4. The Creation, fallen. Whatever degree of design the original creation displayed — something less than what God had in mind for us — must be broken down now, to some unknown degree. And our vision is also broken. So we actually are looking through 3 or 4 dark glasses.
I realize I am speculating here. The point is not to nail all this down into creedal clarity. The point is that the concept “design” is used by biblicist culture-warriors as if it means one precise thing. It is either “evidence of design” or, I guess, “evolved by chance”. I find this dichotomy simplistic to the point of harmful— from a biblically literalist point of view. In contrast, the biblical concept of design is richly nuanced, and not nearly exegeted, to date. We do the biblical picture great trauma by talking about it so superficially.
Those of us who aren’t so certain to argue that we see “design” in the physical universe are often looked down on by our more dogmatic brethren. As if we don’t really believe the Word. Not so; we just see more in it than you, and see more that we don’t clearly see. It’s hard to fight over something you know you aren’t seeing clearly.
We know we evolved the ability to run because, well, we can run. We have structures which allow us to run because we run. We know we de-evolved the tree-climbing structures because, well, we don’t have them. And other creatures have them. So it must be true that we used to have them, because other creatures have them.
If you have a toe and I have a toe then we must have come from some other one thing with a toe. It is not possible that we both came from Some Other Thing With a Toe because, well, that would require Capital Letters and occam’s razor requires us to write in all small letters if we can get by with it.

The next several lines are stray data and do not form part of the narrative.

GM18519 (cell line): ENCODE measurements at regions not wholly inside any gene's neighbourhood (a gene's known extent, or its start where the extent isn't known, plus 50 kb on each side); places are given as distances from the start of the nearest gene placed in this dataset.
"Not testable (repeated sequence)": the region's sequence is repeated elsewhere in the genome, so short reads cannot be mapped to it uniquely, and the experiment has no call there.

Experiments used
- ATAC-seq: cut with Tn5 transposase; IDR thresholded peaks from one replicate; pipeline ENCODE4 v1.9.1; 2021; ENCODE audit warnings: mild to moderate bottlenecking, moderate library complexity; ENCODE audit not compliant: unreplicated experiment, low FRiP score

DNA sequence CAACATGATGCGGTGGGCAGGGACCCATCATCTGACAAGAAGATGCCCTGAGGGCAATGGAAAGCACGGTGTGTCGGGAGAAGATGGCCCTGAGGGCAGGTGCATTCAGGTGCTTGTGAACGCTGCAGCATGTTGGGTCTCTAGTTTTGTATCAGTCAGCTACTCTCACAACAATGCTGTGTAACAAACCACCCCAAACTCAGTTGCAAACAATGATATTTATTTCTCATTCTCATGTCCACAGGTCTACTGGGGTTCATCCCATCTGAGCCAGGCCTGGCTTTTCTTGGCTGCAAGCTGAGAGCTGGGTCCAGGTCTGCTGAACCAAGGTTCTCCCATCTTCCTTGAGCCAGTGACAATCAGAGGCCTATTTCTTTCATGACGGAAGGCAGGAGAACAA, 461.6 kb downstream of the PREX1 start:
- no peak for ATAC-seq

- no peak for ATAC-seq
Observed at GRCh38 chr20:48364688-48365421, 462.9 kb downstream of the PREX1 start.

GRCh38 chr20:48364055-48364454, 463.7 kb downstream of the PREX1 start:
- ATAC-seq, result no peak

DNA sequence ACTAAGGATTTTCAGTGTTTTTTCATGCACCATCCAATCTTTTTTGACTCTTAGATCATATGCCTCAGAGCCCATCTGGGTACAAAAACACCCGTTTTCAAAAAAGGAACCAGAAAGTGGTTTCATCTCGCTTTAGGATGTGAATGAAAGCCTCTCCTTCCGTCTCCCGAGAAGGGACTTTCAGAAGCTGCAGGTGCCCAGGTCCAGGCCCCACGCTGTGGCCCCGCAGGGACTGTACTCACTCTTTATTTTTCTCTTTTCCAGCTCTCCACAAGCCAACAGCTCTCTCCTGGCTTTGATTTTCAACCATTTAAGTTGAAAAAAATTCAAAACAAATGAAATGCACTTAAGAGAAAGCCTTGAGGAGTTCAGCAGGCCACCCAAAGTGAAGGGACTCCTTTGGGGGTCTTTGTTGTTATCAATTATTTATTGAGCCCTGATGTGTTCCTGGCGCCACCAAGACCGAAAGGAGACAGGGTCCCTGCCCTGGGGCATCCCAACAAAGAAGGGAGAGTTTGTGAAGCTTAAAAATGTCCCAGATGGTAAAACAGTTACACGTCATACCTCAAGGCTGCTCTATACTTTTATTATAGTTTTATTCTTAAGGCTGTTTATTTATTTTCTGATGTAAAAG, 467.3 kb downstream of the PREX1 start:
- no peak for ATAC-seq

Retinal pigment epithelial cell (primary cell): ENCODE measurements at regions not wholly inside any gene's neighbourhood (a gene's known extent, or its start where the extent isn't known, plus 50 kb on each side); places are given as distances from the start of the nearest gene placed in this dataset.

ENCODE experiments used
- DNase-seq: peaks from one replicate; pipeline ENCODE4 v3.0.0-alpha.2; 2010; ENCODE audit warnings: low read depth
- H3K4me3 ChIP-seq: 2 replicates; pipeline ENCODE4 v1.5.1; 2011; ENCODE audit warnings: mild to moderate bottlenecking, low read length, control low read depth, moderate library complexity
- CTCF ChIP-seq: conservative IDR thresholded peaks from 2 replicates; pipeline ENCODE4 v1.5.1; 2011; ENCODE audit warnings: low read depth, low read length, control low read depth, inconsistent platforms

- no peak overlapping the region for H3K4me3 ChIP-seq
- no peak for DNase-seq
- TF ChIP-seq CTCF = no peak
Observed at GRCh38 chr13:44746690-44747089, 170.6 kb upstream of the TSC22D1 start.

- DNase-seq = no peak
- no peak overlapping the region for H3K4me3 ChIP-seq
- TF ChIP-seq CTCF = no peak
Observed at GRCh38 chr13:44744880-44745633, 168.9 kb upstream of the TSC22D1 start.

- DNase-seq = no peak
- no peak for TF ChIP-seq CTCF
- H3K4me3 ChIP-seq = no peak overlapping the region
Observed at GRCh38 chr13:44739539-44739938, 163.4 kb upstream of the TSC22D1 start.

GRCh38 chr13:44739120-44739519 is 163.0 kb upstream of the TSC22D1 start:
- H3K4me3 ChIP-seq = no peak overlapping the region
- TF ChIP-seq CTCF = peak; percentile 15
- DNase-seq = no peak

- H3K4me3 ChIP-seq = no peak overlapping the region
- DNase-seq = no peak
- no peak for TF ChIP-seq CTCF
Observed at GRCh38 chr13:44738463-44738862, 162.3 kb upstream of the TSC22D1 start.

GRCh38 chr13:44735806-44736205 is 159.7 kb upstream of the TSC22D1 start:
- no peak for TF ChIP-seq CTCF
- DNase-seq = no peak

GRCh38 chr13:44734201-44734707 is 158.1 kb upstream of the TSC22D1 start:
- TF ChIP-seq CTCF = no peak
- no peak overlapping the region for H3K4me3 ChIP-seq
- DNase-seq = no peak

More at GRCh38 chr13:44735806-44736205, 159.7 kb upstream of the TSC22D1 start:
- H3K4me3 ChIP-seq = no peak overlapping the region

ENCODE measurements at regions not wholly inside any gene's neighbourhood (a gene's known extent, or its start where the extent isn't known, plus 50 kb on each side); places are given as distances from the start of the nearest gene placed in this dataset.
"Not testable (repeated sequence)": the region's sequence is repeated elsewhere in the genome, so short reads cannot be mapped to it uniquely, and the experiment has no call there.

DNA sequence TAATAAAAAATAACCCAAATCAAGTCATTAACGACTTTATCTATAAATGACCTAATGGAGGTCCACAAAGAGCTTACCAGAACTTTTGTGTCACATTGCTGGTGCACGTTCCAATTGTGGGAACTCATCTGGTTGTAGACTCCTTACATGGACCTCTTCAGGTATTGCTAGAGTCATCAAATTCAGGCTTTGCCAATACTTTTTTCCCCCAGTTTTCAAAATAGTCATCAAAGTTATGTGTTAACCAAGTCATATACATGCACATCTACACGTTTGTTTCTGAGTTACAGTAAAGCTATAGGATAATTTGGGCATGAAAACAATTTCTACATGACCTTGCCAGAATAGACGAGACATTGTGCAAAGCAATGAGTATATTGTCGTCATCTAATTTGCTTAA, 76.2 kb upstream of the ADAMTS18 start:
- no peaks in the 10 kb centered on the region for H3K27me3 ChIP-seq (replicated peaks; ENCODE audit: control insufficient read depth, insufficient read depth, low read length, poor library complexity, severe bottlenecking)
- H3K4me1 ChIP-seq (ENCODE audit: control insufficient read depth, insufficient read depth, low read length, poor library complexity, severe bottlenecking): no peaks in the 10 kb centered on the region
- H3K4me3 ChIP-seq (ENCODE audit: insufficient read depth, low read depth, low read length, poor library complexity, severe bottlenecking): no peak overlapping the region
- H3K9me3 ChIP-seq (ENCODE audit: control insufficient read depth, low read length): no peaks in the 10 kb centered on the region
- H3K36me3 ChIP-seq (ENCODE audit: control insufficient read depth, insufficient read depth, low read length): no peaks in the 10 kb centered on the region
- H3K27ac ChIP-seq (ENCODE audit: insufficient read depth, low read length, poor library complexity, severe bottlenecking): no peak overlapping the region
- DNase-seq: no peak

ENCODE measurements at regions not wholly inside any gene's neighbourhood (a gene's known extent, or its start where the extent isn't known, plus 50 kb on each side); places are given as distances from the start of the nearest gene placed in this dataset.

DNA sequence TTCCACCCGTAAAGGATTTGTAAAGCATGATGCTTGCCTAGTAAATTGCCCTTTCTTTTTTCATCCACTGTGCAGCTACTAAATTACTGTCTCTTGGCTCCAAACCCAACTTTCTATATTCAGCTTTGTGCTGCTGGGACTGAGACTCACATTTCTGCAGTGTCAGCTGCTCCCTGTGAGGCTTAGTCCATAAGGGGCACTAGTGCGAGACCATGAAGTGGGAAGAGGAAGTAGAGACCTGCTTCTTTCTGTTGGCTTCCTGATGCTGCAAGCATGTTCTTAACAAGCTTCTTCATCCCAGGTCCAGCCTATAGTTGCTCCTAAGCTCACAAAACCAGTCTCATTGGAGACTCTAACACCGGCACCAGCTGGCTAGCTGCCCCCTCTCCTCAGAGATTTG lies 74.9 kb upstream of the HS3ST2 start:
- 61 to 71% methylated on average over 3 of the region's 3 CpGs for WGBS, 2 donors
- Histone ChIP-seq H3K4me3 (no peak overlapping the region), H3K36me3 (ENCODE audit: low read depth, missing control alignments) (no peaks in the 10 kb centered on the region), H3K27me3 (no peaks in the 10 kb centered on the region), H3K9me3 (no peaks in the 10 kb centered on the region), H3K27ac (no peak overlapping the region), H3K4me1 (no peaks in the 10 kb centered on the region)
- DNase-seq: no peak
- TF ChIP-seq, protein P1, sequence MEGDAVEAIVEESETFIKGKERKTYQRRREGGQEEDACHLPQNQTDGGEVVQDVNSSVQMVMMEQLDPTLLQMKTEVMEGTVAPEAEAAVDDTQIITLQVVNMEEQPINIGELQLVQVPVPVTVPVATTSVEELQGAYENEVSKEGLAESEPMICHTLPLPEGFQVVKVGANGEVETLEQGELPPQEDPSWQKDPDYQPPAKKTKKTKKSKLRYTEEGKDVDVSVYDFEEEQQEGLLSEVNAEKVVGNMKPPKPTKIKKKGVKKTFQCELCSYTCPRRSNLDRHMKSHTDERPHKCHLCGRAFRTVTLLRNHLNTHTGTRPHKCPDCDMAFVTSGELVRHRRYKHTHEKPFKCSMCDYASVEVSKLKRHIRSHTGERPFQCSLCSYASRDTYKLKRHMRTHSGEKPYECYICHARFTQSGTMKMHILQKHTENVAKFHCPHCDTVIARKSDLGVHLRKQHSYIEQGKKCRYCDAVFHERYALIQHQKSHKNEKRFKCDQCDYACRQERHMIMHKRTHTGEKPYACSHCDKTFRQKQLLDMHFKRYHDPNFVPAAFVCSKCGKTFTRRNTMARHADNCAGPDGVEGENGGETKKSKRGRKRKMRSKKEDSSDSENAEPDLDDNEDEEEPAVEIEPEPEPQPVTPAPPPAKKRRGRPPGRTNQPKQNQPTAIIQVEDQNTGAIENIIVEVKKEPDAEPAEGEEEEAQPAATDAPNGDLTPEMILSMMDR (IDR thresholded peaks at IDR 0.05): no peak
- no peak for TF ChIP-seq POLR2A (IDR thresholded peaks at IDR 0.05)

There was an Aristotelian thread and a Platonist thread in Christian thought from early on.
Aristotle himself was lost to the West for a while — not because of some mythical “stranglehold” the church had on larger society, but because of the cultural disaster called the fall of Rome, which took centuries to recover from.
Greek was preserved by Christian and Moslem scholars, then Aristotle was translated into Latin. The church set about incorporating Aristotle but Islam finally rejected him.
Aristotle was propogated, debated, and refined by Christian academics. There was at least two related but distinct debates going on concurrently: Platonic metaphysics vs. Aristotelian metaphysics, and Aristotelian logic vs. Aristotle’s content. BOTH these debates occurred within Christendom.
Much of the tension over empirical methods was a debate between Aristotle and Aristotle: the implications of Aristotle’s logic versus Aristotle’s earlier “observations”.
None of this is to say there was NO resistance on the part of the church to scientific conclusions which seemed to contradict scripture — there was, but recognize that huge debates which CONTRIBUTED to the elaboration of the scientific method took place within the church, among men who were devoted sons of the church and scientists in germ.
Science is Aristotle’s method. After Aristotle’s substantive errors were cleared out, the Renaissance and Enlightenment flared up, in a SPACE created by Jesus.
In the Christian West, Jesus’ words inserted a SPACE between the state and religion. The separation of church and state is an implication of Jesus’ attitude to the state in the NT.
Islam lacks the words of Jesus. Hence, there is no space between secular power and real or imagined religious truth. In Islam, the natural tendency of religions to demand compliance with their worldview choked off Aristotle when his method began to produce conclusions at odds with Islam.
In Christendom, there was a great struggle, but the Jesus space survived and expanded to allow the Aristotelian explosion of knowledge in the Modern West.
So science comes from Aristotle’s brain, plus Jesus’ attitude toward coercion.
I wish a big dollop of such good sense could be slathered on a bunch of creationist Christians, who want to argue in fields where they are not trained. In principle there is nothing wrong with that…scientists are wrong to say you can’t criticize them unless you are a scientist. This is nothing more than the argument from authority they claim to abhor.